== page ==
SO, the idea is to use an iron that's close to the scorching temperature so that you can heat the wood up fast before all the water goes away. Putting a little bit of water on the inside of the bend can help: it flashes to steam and works its way through the wood, helping it to soften. Water on the outside just makes trouble. Using a 'back strap' of something like soft aluminum on the outside really helps to hold in the moisture and distribute the heat, as well as helping to resist splits on the outside of the bend.

Ideally what you do is get one spot hot enough to bend, bend it, and then move the wood to chase that hot spot along. The slower you move the wood the more bend you'll get.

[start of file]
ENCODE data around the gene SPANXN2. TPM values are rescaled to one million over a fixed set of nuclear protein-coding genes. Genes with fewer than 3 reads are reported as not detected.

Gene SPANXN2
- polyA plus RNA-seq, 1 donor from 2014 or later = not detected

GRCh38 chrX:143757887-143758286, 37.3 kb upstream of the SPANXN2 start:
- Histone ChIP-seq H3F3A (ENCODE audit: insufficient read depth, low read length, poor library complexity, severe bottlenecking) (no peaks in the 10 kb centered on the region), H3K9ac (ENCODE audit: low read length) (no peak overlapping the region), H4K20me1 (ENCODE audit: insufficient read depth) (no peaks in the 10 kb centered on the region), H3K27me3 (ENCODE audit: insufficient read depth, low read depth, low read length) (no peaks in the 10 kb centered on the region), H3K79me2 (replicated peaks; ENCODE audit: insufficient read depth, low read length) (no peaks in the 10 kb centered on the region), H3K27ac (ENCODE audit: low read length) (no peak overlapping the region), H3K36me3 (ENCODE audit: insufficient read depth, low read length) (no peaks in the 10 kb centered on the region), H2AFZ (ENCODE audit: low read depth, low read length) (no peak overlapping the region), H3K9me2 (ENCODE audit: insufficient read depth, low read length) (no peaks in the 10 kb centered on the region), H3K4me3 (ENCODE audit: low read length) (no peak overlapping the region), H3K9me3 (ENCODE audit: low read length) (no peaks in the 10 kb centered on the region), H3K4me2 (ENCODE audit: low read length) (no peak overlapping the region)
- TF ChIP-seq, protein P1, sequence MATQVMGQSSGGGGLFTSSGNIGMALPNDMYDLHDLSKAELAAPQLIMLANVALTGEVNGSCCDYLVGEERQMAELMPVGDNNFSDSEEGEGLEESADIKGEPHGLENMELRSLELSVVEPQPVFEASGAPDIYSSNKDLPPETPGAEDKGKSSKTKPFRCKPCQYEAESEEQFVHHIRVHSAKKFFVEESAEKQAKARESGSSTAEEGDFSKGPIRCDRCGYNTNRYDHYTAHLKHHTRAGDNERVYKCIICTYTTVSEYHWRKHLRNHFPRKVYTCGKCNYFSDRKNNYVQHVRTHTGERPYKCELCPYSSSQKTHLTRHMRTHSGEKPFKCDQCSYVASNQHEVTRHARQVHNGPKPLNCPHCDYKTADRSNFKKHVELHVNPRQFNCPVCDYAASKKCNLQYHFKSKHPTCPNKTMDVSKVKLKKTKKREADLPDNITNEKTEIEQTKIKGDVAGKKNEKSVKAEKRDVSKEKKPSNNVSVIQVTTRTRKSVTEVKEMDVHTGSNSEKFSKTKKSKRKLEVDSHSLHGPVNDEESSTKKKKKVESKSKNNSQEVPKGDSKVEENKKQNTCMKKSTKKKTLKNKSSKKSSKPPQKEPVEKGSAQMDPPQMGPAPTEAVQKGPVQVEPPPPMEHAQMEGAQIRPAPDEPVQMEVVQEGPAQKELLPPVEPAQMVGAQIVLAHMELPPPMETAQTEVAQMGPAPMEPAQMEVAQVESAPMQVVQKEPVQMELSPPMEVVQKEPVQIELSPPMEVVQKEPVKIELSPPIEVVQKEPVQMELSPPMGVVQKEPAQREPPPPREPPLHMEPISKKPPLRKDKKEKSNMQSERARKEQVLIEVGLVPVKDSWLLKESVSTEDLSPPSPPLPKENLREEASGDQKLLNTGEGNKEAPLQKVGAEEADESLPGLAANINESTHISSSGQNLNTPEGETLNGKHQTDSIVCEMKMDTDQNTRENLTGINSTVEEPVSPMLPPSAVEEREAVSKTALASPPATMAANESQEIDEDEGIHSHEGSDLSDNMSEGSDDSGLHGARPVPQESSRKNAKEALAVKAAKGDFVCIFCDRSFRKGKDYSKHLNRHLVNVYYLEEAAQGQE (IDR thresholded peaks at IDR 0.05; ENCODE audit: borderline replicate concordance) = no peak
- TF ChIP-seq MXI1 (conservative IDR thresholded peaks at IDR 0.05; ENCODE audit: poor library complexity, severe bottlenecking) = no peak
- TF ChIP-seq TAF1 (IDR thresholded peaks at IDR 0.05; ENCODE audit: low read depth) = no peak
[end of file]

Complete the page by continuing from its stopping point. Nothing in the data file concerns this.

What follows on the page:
It's important to remember that the lignin stays soft for a while, even after it has pretty much cooled off. The shape that the wood is in when it cools is the shape you'll get, so don't let it relax until it's cool.

It's more important to bend to a smooth curve than the right one. Corners and flats spots can be hard to correct, but it's usually pretty easy to touch up a smooth bend. I always try to over bend things a fair amount if possible; they're more than likely to spring back anyway, and it's always easier to straighten them out than to get in more bend.

Start with the hardest part, the waist or the cutaway. Bend that, over bent if possible, and allow it to cool off for a while before you do the rest of the side. That helps avoid spring back in the hard bends. It's also the most likely place for you to break a side, so if that happens you haven't spent all the time on other stuff.

Walnut, straight grained maple, and cherry all bend well, and are cheaper than rosewood to practice one.
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Re: HELP!! Side Bending